One is a former first overall pick whose career as a starter ended after five years. The other is a former first overall pick whose career as a starter may be ending after five years, but he’s trying his best to keep that from happening.
On Thursday, they engaged in a back-and-forth on Twitter.
It started when video of a workout regimen that consisted of free-agent quarterback Jameis Winston dodging an oversized speed bag, swung in his direction by a trainer. David Carr, who works as an analyst with the NFL, called Winston out for the exercise.
“Stop paying your friends to train you,” Carr said. “Get some help. I’ve been in a lot of collapsing pockets and never once did I have defenders just flying at my head.” Carr capped his message with a crying laughter emoji.
Before Winston could respond, former NFL quarterback Danny Kanell chimed in.
“This is lame criticism of Jameis,” Kanell told Carr. “He’s working his butt off to get another shot. I think he gets it too and proves a lot of his critics wrong.”
“He will get another shot,” Carr responded. “The exercise is still completely useless. Two things can be true. In fact, not saying something just insures [sic] that he continues doing it or worse, younger players copy it.”
Replied Kanell, “Half the exercises at the combine are useless too. I think the drill could add value. It’s not like it’s giving anyone bad habits!”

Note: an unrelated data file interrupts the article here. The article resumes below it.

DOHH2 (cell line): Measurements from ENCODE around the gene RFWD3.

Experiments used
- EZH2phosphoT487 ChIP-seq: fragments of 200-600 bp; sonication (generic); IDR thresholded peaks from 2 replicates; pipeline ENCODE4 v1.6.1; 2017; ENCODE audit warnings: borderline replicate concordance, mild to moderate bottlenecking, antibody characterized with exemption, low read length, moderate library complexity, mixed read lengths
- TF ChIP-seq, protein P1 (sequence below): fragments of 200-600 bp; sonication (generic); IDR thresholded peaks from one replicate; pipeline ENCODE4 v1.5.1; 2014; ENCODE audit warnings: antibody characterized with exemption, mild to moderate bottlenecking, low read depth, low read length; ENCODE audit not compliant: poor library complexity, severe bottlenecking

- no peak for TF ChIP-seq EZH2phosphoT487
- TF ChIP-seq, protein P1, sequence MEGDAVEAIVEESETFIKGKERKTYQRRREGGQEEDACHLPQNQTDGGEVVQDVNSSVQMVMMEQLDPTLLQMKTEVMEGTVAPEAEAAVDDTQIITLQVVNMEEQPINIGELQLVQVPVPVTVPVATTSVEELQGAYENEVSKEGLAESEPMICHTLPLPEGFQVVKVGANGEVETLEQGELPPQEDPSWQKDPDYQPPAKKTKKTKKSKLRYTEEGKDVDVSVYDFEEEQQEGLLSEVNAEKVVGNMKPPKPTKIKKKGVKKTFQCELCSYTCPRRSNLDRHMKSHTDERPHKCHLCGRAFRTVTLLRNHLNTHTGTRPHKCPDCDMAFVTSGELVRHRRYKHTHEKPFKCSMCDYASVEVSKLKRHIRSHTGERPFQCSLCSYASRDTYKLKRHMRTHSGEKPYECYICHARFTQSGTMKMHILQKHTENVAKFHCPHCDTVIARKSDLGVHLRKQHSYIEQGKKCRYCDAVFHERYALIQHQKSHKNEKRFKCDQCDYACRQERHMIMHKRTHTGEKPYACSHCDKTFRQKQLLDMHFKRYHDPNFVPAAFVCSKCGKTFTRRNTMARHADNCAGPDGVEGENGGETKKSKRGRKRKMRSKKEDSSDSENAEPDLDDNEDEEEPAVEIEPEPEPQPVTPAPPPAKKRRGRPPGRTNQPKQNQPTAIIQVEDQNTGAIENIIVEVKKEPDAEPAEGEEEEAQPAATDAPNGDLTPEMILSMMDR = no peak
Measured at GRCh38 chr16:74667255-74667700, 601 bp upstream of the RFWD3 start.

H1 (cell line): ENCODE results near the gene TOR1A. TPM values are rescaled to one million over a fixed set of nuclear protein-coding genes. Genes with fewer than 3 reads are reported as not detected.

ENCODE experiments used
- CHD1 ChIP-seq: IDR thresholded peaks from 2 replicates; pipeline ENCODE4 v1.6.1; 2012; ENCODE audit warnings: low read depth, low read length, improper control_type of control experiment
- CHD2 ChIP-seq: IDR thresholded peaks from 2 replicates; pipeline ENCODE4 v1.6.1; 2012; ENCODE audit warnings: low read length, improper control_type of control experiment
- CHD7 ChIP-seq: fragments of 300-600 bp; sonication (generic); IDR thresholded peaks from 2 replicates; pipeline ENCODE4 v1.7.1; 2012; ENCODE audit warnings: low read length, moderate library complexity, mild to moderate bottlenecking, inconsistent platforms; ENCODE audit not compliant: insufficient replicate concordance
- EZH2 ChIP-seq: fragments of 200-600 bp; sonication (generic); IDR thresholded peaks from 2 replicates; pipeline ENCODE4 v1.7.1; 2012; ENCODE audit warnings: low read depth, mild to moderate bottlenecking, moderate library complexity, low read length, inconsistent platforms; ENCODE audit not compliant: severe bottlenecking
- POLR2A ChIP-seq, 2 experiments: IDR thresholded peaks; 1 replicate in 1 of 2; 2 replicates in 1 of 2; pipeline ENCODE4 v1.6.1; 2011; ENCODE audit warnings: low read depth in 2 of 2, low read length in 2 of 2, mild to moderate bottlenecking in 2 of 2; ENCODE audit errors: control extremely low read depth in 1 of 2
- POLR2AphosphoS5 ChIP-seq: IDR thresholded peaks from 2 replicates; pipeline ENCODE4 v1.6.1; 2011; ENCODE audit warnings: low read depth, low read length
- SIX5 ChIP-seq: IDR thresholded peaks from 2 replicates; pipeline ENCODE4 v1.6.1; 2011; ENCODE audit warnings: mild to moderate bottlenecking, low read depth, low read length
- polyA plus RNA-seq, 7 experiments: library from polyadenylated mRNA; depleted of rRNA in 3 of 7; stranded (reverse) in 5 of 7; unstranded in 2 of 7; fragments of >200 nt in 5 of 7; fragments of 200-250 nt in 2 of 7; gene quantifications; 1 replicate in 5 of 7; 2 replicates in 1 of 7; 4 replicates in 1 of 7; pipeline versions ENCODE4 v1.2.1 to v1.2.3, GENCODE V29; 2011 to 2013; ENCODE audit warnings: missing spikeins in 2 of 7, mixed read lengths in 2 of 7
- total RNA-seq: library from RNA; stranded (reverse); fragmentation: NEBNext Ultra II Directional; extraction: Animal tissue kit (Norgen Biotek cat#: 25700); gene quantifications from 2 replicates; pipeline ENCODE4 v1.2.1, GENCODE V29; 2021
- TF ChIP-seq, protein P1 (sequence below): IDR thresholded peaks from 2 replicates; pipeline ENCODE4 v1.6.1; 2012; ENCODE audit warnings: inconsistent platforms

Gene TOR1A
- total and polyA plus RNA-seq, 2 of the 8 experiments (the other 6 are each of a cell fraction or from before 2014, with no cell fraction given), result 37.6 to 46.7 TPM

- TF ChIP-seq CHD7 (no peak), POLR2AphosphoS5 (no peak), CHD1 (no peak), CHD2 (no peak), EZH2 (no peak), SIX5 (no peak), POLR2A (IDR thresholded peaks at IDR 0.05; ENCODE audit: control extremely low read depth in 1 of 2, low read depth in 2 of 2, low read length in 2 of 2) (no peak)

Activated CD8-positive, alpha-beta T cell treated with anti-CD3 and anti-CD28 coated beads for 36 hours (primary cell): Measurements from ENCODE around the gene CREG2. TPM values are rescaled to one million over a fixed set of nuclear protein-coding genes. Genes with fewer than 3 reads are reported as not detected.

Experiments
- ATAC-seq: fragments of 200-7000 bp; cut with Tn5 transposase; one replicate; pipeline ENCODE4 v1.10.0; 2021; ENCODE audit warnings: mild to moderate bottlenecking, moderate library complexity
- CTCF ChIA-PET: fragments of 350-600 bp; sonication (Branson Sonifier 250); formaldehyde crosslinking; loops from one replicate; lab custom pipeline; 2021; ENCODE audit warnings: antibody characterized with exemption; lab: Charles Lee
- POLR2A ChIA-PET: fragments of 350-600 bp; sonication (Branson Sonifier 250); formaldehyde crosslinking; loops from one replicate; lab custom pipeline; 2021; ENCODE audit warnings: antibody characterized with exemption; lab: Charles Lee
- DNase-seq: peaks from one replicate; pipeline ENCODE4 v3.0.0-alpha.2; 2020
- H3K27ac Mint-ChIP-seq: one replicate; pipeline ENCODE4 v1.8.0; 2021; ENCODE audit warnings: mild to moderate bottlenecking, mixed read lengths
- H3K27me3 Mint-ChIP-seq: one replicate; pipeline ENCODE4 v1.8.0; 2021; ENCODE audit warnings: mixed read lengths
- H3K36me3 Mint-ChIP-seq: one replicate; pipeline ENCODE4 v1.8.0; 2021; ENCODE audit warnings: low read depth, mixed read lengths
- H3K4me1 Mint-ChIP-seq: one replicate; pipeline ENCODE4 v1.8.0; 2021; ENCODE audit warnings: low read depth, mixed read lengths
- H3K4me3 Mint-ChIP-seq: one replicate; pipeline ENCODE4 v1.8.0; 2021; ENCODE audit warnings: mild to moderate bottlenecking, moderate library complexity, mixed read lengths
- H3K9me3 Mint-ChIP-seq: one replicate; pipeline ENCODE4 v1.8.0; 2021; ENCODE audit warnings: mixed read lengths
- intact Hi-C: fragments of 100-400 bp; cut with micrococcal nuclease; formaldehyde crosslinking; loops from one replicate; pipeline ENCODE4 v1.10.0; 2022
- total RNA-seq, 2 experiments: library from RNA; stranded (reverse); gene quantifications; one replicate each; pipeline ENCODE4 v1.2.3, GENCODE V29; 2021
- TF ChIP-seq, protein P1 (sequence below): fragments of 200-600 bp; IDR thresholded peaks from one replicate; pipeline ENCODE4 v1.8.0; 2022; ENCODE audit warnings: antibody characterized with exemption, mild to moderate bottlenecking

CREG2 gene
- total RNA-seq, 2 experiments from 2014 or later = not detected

That’s when Jameis got involved, with a request for Carr.
“Hey bro I have nothing but love for you!” Winston said to Carr. “Reach out to help or mind your business though. I’ve been working with my personal trainer since I was 14! We built this from the bottom and we’re still building. Treat others how you want to be treated bro!”
Winston added a clip of a play capped by the former Buccaneers quarterback having the awareness to slide under a hit, demonstrating (in his view) the value of the exercise.
Regardless of whether the exercise actually helps Winston, Carr’s decision to call Winston out seems odd, and hypocritical. Carr and his brother, Derek, resent criticism of any kind, routinely blocking on social media anyone who says anything they don’t like. To the extent that current and former NFL quarterbacks are members of a fraternity, David Carr arguably should raise his concerns privately, or say nothing.
Then again, maybe David has decided to take shots at Jameis because David realizes that Winston has a higher ceiling at the quarterback position than Derek, and that maybe Raiders coach Jon Gruden and G.M. Mike Mayock will eventually figure that out.